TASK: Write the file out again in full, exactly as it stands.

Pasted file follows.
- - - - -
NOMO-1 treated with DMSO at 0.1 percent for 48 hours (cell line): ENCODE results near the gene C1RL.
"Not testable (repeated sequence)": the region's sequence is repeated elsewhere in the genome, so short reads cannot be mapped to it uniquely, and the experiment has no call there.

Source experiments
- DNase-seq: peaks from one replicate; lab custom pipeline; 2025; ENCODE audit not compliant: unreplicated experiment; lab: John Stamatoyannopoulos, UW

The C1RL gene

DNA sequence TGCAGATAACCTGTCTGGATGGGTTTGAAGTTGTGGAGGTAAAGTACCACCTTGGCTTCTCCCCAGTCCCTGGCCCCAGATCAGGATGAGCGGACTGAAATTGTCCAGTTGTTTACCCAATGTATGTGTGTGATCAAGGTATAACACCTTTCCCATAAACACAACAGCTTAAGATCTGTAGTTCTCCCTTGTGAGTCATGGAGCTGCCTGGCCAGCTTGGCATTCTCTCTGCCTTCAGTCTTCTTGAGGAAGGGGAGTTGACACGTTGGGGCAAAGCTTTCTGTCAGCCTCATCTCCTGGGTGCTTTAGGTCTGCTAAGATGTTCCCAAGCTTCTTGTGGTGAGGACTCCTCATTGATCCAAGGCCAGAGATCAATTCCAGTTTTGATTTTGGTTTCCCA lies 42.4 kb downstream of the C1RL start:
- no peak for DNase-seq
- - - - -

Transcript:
NOMO-1 treated with DMSO at 0.1 percent for 48 hours (cell line): ENCODE results near the gene C1RL.
"Not testable (repeated sequence)": the region's sequence is repeated elsewhere in the genome, so short reads cannot be mapped to it uniquely, and the experiment has no call there.

Source experiments
- DNase-seq: peaks from one replicate; lab custom pipeline; 2025; ENCODE audit not compliant: unreplicated experiment; lab: John Stamatoyannopoulos, UW

The C1RL gene

DNA sequence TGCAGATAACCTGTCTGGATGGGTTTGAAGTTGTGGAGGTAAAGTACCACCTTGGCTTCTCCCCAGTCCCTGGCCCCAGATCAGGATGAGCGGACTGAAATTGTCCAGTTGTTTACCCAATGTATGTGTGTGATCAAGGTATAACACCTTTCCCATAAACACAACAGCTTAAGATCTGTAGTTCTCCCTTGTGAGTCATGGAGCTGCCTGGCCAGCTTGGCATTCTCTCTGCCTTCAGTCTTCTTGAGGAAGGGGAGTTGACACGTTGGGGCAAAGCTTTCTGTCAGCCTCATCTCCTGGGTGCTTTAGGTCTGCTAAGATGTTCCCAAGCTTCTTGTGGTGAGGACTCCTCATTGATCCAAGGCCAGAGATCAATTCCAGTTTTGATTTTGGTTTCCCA lies 42.4 kb downstream of the C1RL start:
- no peak for DNase-seq